WHAT MUST A PREMISES LIABILITY PLAINTIFF BE READY TO EXPLAIN?
The type of visitor to a property determines the extent of the property owner’s duty of care. If you sustain a slip-and-fall injury on someone else’s property, whether it’s a residence or a location open to the public – like a retail store – you need to be able to explain exactly what your relationship is with the property owner and why you were on the property at the time you slipped, fell, and became injured.
If you are the injury victim/plaintiff in a premises liability case, after your attorney spells out the extent of the duty of care that the property owner/defendant owed you, the alleged breach of that duty must be examined. In some cases, the exact breach of the duty can be tough to nail down – which is another reason why, if you sustain a slip-and-fall injury in this state, you must be represented by an experienced Evansville premises liability lawyer.
PRECISELY WHAT CONSTITUTES A BREACH OF THE DUTY OF CARE?
However, speaking generally, the duty of care is breached by a property owner if he or she does not take reasonable measures to keep visitors from being injured on the property.
Listed here are only a few examples that would constitute a property owner’s (or a property manager’s) breach of the duty of care:
– a failure to clean up quickly a spill in a supermarket aisle
– a failure to lock a swimming pool area to prevent toddlers from entering
– a failure to warn visitors that you own an aggressive guard dog
– a failure to keep areas open to the public reasonably free of dangers and debris
The word “reasonable” appears frequently in any discussion of premises liability law. A property owner is not necessarily liable for every injury that may occur on a property. If you’re injured on someone else’s property by walking into something obvious – a wall, a swimming pool, or a barbecue pit, for example – because your eyes were glued to your smartphone, your own negligence, and not the property owner’s, caused your injury.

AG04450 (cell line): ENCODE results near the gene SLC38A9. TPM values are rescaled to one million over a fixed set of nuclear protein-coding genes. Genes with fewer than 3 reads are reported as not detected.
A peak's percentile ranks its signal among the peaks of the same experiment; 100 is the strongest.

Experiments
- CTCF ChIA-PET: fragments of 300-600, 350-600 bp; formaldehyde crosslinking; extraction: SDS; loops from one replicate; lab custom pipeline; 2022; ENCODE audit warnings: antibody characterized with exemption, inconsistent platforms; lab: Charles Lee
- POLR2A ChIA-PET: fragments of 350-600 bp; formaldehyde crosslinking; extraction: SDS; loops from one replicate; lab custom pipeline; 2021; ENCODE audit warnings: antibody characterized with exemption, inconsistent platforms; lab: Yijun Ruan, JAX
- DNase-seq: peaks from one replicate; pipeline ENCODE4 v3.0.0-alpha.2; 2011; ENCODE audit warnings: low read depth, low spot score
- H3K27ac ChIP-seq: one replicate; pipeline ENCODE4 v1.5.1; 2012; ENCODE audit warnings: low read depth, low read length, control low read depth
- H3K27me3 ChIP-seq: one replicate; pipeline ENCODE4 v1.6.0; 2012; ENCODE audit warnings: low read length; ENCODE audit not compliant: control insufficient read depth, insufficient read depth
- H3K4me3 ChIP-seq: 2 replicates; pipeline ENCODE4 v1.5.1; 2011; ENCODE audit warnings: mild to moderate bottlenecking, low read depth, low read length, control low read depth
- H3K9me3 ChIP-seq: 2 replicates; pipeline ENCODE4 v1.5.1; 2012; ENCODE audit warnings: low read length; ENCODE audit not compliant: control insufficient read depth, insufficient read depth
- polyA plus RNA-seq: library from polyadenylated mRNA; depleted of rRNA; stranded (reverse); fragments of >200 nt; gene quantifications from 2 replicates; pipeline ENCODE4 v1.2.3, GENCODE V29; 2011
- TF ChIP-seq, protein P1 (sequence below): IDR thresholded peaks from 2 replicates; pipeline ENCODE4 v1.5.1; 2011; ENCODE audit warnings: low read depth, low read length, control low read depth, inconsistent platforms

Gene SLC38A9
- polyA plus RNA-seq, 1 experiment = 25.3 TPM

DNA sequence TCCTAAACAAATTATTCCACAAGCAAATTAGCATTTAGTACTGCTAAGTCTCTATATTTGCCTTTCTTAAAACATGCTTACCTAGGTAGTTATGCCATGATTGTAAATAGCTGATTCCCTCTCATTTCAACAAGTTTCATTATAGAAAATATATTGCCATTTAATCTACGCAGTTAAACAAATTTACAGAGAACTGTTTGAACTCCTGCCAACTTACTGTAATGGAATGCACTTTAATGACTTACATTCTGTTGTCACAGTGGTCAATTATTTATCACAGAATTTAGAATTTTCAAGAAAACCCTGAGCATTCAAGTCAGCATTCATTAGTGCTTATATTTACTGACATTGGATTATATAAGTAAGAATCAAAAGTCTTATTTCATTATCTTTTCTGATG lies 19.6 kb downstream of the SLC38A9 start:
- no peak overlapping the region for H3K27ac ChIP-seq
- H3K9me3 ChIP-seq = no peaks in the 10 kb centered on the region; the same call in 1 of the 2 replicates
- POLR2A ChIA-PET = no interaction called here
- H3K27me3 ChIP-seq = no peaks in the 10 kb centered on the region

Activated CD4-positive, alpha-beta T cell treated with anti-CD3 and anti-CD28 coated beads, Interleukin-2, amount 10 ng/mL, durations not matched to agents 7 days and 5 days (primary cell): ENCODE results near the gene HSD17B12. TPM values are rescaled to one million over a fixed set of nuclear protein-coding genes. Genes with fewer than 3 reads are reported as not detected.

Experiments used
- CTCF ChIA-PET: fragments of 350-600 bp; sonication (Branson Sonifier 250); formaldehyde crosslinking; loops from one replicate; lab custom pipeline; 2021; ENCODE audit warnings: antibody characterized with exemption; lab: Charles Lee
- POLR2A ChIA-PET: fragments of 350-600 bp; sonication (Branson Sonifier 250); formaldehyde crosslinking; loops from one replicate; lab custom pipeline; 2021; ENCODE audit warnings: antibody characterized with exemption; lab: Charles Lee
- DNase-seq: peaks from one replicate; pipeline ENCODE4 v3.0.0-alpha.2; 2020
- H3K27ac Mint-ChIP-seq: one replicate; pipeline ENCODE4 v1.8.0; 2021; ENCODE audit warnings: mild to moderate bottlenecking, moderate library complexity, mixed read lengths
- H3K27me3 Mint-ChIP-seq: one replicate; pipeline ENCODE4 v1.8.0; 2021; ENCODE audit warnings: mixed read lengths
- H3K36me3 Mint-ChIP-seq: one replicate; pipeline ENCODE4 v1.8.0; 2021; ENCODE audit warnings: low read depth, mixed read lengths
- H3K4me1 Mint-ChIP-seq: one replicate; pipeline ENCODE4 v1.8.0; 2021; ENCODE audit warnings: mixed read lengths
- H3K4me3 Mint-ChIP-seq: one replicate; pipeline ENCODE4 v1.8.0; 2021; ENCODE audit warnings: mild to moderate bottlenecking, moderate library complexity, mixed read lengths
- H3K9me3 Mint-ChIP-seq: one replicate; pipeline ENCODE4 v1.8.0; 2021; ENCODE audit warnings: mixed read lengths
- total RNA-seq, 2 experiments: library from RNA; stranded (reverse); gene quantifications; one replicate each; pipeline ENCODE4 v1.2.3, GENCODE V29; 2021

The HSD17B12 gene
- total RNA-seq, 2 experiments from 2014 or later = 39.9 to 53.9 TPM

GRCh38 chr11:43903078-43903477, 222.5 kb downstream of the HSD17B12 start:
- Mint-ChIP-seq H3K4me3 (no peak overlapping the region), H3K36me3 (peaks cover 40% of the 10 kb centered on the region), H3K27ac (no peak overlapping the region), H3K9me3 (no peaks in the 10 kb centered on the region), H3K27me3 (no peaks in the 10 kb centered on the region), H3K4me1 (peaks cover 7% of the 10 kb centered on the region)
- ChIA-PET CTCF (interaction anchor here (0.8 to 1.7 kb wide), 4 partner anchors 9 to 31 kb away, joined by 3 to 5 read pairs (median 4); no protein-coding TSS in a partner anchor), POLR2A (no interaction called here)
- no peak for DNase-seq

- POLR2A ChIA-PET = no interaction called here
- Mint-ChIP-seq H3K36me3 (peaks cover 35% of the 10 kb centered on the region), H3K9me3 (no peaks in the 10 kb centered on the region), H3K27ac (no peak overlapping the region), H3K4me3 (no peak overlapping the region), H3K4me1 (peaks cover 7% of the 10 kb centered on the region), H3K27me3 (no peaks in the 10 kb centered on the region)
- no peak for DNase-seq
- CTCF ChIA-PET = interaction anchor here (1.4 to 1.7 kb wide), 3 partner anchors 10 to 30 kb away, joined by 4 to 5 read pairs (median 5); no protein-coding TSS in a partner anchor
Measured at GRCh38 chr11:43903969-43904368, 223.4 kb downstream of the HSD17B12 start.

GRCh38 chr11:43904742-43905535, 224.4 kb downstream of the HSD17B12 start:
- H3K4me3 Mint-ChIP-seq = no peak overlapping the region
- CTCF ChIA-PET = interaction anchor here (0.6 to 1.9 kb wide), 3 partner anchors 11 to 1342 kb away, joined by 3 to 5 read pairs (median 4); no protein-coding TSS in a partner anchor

WHAT ELSE DOES AN INJURY VICTIM HAVE TO PROVE IN THESE CASES?
Establishing that a property owner owed a duty of care to visitors and breached that duty of care still is not enough for a premises liability lawsuit to prevail. An injury victim and his or her attorney must further prove that the breach of the duty of care was, in fact, an actual and direct cause of the personal injury or injuries.
In most cases, if a property owner’s action would have prevented a slip-and-fall injury from happening, and the property owner failed to take that action – after learning of the hazard and having a reasonable opportunity to repair it – the property owner will be considered liable for the slip-and-fall injury or injuries.
A plaintiff and his or her attorney must, of course, prove that an injury actually occurred. If you slip and fall on spilled orange juice at the supermarket, but you get up uninjured and walk away, the supermarket breached the duty of care that it owed you, but with no damages, there is no case.
If, however, you are injured in that kind of scenario or in any other slip-and-fall incident in the greater Evansville area – or anywhere in southwest Indiana – you must put your health and future first. Seek medical attention at once after a slip-and-fall accident, and then contact an experienced premises liability lawyer to discuss your legal options. If you’ve been injured by negligence, compensation is your right, and a premises liability attorney can help.